Data centres of the future - backups in a flash

IT managers today are under increasing pressure to deliver value and drive businesses forward. The data centre is an essential part of enabling such agility, but many data centres are still plagued by such time consuming complexity that IT professionals continue to struggle to deliver services in a timely fashion, without overcapitalising or overspending.
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kewl via Pixabay

With technology changing as quickly as it does, an IT professional needs to be a Jack-of-all-trades. And with the sheer variety of organisations out there, each with unique requirements, specialisation and complexity in data centre management are set to only increase. Luckily though, the trends driving modern data centres today are promising some much needed relief over the next few years and into the future. Here are just three that are driving the data centre forward in leaps and bounds:

Strategic management

Gone are the days when IT managers were able to get away with putting together a 'one-size-fits-all' data centre and letting it run. The data centres of the future have leanness and agility in mind, and to this end, they will be built in a strategically thought out manner with the ability to be highly customised without compromising on agility and adaptability. This all comes down to understanding the needs of the organisation and those who work within it. With the sophisticated mapping and analytics tools available today, data centre managers are better able to understand their clients’ or colleagues’ needs, and accurately fulfil them in terms of storage resources, computing power and workload allocation.

It is also expected that levels of visibility and ICT equipment utilisation will drastically improve in the near future, through advanced data centre management systems, better resource allocation, and higher levels of automation and self-optimisation than were previously thought possible.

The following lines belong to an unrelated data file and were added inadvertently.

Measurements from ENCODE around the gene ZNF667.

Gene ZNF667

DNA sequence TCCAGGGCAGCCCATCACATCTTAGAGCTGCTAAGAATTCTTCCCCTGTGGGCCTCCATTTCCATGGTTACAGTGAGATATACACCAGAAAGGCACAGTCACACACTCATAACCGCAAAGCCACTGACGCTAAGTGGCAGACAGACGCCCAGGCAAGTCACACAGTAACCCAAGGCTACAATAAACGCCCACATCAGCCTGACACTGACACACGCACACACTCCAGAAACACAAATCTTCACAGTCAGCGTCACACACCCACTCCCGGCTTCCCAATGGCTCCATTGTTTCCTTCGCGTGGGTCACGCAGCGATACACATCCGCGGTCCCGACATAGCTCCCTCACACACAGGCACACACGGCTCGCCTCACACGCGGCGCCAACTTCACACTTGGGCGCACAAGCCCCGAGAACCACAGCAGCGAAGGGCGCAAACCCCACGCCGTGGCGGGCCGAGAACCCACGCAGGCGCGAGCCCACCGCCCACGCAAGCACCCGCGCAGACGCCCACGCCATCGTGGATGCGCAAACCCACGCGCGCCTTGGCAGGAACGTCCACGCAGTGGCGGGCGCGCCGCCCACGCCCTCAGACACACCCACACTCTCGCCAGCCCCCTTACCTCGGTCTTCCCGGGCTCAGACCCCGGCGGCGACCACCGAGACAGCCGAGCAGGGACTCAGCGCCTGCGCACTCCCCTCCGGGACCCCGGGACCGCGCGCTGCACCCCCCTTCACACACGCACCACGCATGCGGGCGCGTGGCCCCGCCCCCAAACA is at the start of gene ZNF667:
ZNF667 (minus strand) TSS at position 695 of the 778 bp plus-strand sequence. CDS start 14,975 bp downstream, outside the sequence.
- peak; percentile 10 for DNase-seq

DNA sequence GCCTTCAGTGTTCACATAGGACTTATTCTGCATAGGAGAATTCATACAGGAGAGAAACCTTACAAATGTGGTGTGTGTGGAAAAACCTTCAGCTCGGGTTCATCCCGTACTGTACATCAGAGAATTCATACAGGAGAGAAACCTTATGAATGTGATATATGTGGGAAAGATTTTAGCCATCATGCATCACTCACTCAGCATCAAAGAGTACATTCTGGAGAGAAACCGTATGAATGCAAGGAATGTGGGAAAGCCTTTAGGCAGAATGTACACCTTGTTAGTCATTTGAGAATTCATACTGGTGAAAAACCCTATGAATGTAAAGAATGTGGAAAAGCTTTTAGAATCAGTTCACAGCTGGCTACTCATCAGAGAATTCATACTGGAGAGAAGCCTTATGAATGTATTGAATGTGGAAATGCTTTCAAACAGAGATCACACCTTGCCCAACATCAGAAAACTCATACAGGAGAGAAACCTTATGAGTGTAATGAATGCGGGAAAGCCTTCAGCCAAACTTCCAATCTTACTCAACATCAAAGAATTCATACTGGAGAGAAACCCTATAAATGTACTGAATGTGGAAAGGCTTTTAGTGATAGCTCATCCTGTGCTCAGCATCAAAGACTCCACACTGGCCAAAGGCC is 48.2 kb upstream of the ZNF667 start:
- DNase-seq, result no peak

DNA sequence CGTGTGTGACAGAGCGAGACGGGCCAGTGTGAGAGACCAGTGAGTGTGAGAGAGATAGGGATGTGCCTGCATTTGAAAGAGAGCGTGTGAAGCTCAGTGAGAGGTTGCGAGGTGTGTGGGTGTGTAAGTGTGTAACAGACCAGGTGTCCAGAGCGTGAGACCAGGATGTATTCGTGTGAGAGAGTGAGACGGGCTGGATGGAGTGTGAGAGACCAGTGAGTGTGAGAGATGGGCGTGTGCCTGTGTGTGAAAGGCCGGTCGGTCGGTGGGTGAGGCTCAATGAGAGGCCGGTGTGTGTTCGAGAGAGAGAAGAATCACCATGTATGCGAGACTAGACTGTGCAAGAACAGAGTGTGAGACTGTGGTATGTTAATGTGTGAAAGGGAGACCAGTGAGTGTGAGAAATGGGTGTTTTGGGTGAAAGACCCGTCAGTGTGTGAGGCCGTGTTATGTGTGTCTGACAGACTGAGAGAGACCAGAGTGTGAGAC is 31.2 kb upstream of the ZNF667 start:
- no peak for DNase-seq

Software-defined networking

A software-defined data centre is one in which all the infrastructure is virtualised and delivered 'as-a-service'. This enables increased levels of automation and flexibility that will underpin business agility, through the increased adoption of cloud services, empowering modern IT approaches.

IT professionals are increasingly finding that software-defined networking (SDN) is a more efficient way to contain costs, manage virtualisations and accelerate service delivery. It also frees up time for data managers, by giving them the control they need to manage all aspects of their data centres through IT-as-a-service – a far cry from the data centres of yesteryear.

Software-defined data centres will be crucial to the long-term evolution of the data centre, but may not currently be the best option for all organisations. It is essential to first engage with infrastructure and operations specialists and business decision makers to understand the individual needs of the organisation on a case-by-case basis.

SDN is still in its infancy and in the South African context particularly, many hurdles to software-defined networking still exist, including:

• Being unable to find a reliable service provider to support a smooth transition
• Difficulties adapting hardware for SDN deployment
• Not having a fully SDN ready infrastructure across the board

It is still highly recommended to at least be moving toward full SDN readiness in anticipation for making the leap, but many businesses still have some time to wait before the possibility becomes a reality.

Automation

Automated tools are becoming more and more indispensable in the data centre, and any forward-thinking organisation has automation in mind when creating a plan for their future IT requirements. If current trends are anything to go by, automation in the data centre will only accelerate, with fully automated data centres becoming a real possibility in the not-too-distant future. Going hand in hand with software defined networking, automation can be employed in a multitude of ways. It helps IT managers to do better provisioning, configuration management, patching and much more, helping to free up time for IT administrators to perform other critical tasks.

Importantly, automation also enhances an organisation’s security by reducing the need for human intervention and the potential vulnerabilities it can create.

When all is said and done, there is no one-size-fits-all solution to fulfilling what organisations need from their data centres. The nature of the organisation, the resources they require, the level of security needed, and many other factors will decide on how each business will respond to shifting trends in the future.

One thing is certain – all data centres will need to be modernised to accommodate more and more specialised demands, and those efforts must begin today if the organisation is to remain competitive in a digital era. Your data is the lifeblood of your business.


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